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dennisfebo_2The things that separate people from each other are manufactured, but human beings have few fundamental differences, educator and activist Dennis Febo told students. Mr. Febo was on campus as the Latinx Association’s visiting speaker.

“I think the only way to end racism is if we admit that race itself is not real,” said Mr. Febo, the founder of Guazabara Insights, a health and educational service provider whose mission is to uplift communities.

Racial categorizations are manmade, historically and arbitrarily created by people in power at different times to control or subjugate others, but there are no scientific differences among different races in terms of intelligence or other capabilities, Mr. Febo said. He provided historical context for the racial labels we currently use to categorize ourselves and others. “Caucasian,” or white, people are so called because of an 18th-century anthropological grouping tied to the Caucasus mountains; Africa gets its name from a Roman general and the term “Asian” comprises billions of people so diverse that the word is almost meaningless, Mr. Febo said.

“Some people believe they are superior to others because of their race,” Mr. Febo said. “But when you ask people to explain their own race and its origins, they often can’t define it. Why are we so concerned with something that has no meaning once we break down the truth of our own existence?”

Racial separations and categorizations have been used throughout history to justify atrocities like slavery and war, though scientific advancement has since proved that all humans are nearly biologically identical regardless of race, Mr. Febo said. Now, separation by race only serves to exclude: people of color are often restricted from fair treatment in academic, economic and legal systems; racism toward and among communities of color deepens existing divides, and the everyday “othering” of people—checking off race before a standardized test, for example—has an adverse effect on self-worth.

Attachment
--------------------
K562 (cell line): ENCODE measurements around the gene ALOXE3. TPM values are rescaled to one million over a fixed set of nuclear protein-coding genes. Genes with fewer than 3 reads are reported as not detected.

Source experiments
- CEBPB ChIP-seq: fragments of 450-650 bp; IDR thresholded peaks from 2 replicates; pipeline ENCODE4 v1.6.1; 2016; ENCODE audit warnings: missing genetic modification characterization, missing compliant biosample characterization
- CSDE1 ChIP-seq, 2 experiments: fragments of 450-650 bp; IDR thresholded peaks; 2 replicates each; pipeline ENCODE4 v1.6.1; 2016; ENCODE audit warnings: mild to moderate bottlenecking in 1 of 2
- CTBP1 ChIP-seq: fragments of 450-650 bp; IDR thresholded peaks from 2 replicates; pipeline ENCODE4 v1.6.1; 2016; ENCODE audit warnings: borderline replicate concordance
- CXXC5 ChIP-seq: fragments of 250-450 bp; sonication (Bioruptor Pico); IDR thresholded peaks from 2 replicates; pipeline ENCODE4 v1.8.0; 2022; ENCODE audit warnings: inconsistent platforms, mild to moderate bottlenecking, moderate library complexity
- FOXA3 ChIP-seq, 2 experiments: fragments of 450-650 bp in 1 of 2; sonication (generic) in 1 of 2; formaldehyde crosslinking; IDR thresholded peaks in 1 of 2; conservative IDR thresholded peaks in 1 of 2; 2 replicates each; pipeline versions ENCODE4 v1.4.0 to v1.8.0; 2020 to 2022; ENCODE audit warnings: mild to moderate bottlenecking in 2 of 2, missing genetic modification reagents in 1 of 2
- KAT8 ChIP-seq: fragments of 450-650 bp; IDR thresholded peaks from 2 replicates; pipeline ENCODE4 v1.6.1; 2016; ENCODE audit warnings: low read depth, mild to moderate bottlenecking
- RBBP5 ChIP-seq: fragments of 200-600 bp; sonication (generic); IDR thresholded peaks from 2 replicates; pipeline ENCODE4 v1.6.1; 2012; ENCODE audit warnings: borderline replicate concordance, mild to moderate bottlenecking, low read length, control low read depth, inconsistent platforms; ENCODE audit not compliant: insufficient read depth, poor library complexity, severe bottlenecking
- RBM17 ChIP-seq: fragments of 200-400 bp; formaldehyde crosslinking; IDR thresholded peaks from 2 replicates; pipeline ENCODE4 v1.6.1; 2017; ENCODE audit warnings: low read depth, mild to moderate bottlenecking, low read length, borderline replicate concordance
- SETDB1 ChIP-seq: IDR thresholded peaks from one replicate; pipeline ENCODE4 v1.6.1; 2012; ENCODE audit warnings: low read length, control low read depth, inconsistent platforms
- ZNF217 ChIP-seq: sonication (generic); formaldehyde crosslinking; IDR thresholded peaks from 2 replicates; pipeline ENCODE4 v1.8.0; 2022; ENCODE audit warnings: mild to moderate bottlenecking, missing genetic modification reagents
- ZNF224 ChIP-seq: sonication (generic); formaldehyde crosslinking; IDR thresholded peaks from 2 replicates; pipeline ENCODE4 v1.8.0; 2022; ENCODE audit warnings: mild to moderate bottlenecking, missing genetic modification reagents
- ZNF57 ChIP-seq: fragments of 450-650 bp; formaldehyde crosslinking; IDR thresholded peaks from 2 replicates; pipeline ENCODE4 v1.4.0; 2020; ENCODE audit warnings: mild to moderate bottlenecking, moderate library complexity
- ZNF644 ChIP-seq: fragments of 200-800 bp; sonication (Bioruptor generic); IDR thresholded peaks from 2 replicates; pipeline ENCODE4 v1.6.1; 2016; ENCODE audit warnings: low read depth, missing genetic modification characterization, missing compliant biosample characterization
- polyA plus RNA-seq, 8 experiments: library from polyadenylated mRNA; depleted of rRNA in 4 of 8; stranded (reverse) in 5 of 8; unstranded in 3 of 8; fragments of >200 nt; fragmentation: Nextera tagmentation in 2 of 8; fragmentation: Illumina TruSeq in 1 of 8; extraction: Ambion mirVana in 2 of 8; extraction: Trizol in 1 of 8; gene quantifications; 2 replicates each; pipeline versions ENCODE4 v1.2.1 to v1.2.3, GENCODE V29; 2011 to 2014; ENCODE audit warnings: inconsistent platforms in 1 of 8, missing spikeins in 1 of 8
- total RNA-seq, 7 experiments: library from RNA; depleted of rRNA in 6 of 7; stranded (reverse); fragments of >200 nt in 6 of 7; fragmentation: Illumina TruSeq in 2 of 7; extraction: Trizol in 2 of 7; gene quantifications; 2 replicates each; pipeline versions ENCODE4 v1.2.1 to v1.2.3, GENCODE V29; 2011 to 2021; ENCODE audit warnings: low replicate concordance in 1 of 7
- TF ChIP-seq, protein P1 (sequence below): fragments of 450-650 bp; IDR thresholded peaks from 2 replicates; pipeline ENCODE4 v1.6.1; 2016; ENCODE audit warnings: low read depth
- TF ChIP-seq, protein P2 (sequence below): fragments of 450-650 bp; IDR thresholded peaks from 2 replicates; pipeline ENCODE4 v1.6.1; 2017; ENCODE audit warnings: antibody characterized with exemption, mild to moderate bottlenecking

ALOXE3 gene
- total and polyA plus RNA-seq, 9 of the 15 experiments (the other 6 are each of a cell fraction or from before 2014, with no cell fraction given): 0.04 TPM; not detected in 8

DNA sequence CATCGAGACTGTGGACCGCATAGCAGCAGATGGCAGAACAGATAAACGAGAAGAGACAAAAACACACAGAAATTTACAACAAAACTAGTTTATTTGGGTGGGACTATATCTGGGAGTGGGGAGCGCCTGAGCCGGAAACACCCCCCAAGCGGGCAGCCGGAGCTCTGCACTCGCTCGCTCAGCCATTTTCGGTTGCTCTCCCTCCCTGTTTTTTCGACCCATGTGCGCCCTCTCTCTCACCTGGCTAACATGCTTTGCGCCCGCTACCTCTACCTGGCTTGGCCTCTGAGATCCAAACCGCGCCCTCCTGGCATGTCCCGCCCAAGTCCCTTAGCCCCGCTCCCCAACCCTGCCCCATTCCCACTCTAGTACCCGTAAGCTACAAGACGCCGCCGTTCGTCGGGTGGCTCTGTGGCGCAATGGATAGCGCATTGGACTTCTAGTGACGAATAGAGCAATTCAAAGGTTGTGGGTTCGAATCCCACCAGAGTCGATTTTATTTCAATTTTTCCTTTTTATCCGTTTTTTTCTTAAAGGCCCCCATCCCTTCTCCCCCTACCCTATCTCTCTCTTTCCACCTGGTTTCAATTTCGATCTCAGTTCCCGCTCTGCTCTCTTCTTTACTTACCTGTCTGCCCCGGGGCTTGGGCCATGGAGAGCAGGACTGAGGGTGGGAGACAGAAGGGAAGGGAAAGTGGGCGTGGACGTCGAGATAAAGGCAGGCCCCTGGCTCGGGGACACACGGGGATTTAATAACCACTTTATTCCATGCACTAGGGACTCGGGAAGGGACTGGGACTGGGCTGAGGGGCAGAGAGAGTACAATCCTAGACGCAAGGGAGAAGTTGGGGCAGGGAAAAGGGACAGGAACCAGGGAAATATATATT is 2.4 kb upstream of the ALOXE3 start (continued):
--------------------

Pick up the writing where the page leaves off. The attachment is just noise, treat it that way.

Mr. Febo spent part of his upbringing in Puerto Rico, among people who identified as Puerto Rican, regardless of their skin color. He then attended eighth grade in Maryland, where he was the only Latinx student in his class, and faced harassment by adults for speaking Spanish or wearing the Puerto Rican flag.

“It was the first time that people in positions of authority confirmed to me that they thought I was inferior,” he said. “How can you look at a child and not recognize the humanity in them? That speaks volumes about a person’s character.”

Labels can help signify a culture and share the rich traditions of a place or people, but they are often used to divide, Mr. Febo said. Instead of using your identities to separate yourself from others, he told students, use them to connect—and to learn about people with different identities.

“Spirit has no color. Spirit has no race or creed,” he said. “Until we accept that, and see that race by itself doesn’t mean anything, we will never get to the point where we have mutual understanding.”

Mr. Febo graduated from the University at Buffalo with a master’s degree and studied in Havana, Cuba and Bahia, Brazil. His master’s thesis was a documentary regarding Puerto Rican Sovereignty entitled “Sazón Batería y Soberanía: Puerto Rico in the Dance for Self-Determination.” He also received bachelor’s degree in Latino Studies, concentrating in history and politics. Mr. Febo has worked as a community organizer, social worker/outreach manager, parent coordinator for the New York City Department of Education, counseled families as a crisis prevention specialist, and managed after school math and literacy programs throughout New York, New Jersey and Pennsylvania.